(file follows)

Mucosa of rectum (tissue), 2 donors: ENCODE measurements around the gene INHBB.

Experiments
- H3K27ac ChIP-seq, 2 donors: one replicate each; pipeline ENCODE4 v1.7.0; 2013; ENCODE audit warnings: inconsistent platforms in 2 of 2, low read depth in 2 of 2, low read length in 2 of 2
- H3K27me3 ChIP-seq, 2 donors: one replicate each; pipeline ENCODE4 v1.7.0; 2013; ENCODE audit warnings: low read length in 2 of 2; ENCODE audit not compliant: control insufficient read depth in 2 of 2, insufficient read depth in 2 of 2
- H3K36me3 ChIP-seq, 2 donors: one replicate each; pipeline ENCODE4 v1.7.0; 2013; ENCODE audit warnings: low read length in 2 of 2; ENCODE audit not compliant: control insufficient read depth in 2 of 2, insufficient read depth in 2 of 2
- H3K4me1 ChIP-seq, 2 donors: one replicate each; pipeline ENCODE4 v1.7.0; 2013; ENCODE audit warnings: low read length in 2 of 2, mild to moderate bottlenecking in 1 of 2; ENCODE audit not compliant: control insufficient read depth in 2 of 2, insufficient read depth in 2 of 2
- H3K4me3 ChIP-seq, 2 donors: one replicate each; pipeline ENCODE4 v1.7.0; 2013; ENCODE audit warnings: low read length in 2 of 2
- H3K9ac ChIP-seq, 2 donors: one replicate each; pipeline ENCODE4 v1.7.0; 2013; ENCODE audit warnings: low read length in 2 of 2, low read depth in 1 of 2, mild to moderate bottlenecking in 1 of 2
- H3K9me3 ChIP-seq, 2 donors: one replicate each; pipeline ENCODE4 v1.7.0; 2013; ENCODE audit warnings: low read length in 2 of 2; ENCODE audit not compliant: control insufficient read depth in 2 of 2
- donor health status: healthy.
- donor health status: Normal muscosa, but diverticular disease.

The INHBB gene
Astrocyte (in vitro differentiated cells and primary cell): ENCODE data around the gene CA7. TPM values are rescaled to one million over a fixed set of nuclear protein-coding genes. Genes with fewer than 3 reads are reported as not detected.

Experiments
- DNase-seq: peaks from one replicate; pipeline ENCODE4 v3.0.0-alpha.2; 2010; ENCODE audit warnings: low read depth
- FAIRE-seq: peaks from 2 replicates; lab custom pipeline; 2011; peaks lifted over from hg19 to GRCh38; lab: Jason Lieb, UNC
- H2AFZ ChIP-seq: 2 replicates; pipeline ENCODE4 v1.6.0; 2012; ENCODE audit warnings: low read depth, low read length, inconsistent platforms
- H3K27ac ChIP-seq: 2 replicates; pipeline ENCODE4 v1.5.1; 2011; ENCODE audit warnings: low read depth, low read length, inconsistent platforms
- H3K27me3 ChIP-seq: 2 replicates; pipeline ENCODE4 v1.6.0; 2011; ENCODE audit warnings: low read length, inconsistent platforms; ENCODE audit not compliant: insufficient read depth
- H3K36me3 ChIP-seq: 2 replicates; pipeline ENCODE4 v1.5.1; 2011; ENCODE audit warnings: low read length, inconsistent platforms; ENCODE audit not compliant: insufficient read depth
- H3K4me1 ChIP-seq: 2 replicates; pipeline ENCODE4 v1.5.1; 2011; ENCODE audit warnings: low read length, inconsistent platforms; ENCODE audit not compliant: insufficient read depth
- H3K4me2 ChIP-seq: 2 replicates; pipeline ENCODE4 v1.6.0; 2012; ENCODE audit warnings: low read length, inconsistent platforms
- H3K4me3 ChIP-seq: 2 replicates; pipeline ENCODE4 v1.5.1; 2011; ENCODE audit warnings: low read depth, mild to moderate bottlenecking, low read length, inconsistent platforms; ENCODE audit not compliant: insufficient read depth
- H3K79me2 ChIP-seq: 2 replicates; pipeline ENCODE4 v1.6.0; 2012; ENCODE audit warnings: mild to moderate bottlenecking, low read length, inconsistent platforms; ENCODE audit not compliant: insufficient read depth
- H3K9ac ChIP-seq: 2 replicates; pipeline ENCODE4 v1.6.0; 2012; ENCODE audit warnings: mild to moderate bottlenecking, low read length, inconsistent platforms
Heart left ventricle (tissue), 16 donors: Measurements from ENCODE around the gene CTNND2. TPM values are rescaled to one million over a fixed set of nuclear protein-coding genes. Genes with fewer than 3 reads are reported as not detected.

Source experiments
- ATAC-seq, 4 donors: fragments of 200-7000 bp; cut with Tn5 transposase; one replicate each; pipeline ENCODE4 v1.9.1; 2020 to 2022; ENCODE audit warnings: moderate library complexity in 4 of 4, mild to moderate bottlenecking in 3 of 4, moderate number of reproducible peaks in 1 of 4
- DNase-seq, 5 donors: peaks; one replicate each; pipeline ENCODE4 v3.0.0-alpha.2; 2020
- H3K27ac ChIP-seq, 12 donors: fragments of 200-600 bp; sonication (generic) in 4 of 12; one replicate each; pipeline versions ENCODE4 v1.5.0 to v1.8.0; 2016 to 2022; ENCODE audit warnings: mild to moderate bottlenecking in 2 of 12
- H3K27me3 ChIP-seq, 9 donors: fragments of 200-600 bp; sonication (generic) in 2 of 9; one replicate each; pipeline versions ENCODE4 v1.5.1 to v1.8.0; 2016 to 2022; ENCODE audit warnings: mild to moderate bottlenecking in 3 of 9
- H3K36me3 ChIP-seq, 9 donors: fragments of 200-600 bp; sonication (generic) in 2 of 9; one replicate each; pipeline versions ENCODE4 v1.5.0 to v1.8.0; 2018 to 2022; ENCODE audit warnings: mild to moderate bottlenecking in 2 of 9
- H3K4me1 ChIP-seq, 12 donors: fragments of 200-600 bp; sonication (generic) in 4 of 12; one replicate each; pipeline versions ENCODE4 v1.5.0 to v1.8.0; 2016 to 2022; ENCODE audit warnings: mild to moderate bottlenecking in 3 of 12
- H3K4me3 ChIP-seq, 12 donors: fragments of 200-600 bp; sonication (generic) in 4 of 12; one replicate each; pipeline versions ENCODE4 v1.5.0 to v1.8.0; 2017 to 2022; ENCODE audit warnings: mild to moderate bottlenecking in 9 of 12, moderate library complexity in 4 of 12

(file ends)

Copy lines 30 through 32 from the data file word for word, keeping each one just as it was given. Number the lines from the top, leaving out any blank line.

- H3K27ac ChIP-seq, 12 donors: fragments of 200-600 bp; sonication (generic) in 4 of 12; one replicate each; pipeline versions ENCODE4 v1.5.0 to v1.8.0; 2016 to 2022; ENCODE audit warnings: mild to moderate bottlenecking in 2 of 12
- H3K27me3 ChIP-seq, 9 donors: fragments of 200-600 bp; sonication (generic) in 2 of 9; one replicate each; pipeline versions ENCODE4 v1.5.1 to v1.8.0; 2016 to 2022; ENCODE audit warnings: mild to moderate bottlenecking in 3 of 9
- H3K36me3 ChIP-seq, 9 donors: fragments of 200-600 bp; sonication (generic) in 2 of 9; one replicate each; pipeline versions ENCODE4 v1.5.0 to v1.8.0; 2018 to 2022; ENCODE audit warnings: mild to moderate bottlenecking in 2 of 9